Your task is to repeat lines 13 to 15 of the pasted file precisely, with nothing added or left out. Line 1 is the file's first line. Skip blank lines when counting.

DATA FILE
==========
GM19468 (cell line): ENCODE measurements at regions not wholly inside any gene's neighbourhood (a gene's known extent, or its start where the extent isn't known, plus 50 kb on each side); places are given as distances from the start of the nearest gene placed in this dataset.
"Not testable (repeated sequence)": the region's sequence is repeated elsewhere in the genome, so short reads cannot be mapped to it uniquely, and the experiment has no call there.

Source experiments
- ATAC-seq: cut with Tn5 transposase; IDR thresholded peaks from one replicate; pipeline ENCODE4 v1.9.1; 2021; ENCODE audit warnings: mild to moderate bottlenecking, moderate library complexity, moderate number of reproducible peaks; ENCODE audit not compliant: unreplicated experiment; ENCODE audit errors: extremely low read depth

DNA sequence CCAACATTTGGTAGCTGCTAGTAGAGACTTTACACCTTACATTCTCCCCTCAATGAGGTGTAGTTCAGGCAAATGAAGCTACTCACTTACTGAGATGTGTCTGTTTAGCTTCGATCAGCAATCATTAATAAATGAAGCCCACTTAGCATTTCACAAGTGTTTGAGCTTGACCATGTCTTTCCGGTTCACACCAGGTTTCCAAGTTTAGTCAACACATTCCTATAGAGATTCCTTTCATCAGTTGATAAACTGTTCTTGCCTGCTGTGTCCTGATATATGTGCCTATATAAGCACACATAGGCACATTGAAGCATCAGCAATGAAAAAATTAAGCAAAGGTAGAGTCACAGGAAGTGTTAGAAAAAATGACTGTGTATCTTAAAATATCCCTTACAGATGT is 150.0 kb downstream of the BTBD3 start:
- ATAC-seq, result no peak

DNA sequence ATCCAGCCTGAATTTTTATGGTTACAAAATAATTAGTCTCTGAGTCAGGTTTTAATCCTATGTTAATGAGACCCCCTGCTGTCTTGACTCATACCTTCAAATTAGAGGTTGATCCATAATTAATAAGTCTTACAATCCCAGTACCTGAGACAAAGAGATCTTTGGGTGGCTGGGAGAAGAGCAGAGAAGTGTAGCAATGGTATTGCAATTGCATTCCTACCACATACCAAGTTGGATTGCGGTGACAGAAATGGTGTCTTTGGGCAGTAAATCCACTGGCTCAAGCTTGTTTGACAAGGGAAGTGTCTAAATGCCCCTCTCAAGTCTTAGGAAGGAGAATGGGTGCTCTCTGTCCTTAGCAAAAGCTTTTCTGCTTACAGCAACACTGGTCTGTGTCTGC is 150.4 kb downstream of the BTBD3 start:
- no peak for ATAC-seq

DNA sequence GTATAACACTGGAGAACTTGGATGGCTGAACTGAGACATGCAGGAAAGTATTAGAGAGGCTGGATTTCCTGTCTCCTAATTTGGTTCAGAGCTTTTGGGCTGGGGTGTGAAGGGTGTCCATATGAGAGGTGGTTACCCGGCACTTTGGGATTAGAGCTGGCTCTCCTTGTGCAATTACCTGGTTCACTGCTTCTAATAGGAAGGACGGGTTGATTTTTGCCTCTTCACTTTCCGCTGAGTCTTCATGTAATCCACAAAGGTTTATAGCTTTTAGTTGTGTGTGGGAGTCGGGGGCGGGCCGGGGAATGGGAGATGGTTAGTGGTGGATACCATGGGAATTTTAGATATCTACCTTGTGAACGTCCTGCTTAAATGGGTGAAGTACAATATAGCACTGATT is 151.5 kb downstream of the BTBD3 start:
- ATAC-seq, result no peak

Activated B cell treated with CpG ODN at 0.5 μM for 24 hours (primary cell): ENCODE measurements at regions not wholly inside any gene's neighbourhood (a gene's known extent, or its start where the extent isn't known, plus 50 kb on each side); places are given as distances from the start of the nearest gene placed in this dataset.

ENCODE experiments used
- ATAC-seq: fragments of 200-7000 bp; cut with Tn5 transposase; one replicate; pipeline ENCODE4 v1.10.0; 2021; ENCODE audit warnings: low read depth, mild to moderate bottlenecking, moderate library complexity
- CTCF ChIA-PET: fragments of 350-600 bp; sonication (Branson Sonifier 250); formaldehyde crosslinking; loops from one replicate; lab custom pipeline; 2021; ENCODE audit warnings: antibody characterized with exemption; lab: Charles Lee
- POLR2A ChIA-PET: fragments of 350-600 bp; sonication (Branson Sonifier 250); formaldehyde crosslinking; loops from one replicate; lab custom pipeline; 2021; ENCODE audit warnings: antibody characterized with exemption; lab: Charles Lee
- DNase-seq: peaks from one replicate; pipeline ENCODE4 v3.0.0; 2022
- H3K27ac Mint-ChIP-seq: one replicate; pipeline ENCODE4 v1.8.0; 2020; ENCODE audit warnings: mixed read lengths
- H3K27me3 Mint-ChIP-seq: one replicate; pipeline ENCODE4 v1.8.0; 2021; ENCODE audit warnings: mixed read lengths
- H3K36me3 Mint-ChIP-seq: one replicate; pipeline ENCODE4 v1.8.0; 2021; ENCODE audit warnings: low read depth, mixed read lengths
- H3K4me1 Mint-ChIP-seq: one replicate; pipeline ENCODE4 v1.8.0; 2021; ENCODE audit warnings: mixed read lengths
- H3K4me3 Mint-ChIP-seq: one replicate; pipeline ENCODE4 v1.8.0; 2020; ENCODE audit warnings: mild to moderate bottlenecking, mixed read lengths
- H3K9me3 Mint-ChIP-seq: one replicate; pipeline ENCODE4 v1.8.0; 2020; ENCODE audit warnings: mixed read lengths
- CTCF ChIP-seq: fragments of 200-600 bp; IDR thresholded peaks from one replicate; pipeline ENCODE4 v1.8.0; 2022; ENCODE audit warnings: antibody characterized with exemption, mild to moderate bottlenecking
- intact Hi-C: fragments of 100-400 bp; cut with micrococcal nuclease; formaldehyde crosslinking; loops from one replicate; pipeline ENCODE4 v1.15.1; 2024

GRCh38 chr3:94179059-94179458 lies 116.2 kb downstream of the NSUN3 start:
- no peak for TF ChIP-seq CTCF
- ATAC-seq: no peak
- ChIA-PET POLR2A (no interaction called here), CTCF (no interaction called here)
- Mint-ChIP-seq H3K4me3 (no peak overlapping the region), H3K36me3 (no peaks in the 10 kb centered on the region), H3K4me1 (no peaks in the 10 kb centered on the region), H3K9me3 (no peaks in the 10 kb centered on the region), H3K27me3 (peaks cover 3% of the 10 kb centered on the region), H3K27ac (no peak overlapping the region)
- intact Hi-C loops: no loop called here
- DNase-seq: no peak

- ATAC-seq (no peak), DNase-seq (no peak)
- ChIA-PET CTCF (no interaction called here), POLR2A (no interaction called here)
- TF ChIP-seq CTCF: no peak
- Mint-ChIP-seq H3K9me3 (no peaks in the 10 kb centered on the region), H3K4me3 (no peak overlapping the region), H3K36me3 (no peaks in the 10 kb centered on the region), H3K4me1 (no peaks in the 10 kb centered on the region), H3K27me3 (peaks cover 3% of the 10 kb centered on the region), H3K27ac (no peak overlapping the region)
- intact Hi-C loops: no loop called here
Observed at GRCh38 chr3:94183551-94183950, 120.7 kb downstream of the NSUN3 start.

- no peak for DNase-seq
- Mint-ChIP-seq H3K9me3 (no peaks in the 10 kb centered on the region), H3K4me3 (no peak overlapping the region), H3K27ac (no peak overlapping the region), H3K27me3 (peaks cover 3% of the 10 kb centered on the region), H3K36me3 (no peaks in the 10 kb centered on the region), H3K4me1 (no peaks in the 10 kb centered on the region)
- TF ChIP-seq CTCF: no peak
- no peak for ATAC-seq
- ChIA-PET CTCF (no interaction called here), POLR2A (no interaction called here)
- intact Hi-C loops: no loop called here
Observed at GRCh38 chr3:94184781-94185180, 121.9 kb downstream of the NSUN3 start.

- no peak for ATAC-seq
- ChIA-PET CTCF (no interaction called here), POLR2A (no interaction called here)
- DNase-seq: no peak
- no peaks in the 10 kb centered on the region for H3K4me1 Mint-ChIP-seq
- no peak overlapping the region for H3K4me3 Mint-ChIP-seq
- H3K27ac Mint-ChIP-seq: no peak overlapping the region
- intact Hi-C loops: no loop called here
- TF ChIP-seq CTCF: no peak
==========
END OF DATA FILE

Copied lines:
- ATAC-seq: fragments of 200-7000 bp; cut with Tn5 transposase; one replicate; pipeline ENCODE4 v1.10.0; 2021; ENCODE audit warnings: low read depth, mild to moderate bottlenecking, moderate library complexity
- CTCF ChIA-PET: fragments of 350-600 bp; sonication (Branson Sonifier 250); formaldehyde crosslinking; loops from one replicate; lab custom pipeline; 2021; ENCODE audit warnings: antibody characterized with exemption; lab: Charles Lee
- POLR2A ChIA-PET: fragments of 350-600 bp; sonication (Branson Sonifier 250); formaldehyde crosslinking; loops from one replicate; lab custom pipeline; 2021; ENCODE audit warnings: antibody characterized with exemption; lab: Charles Lee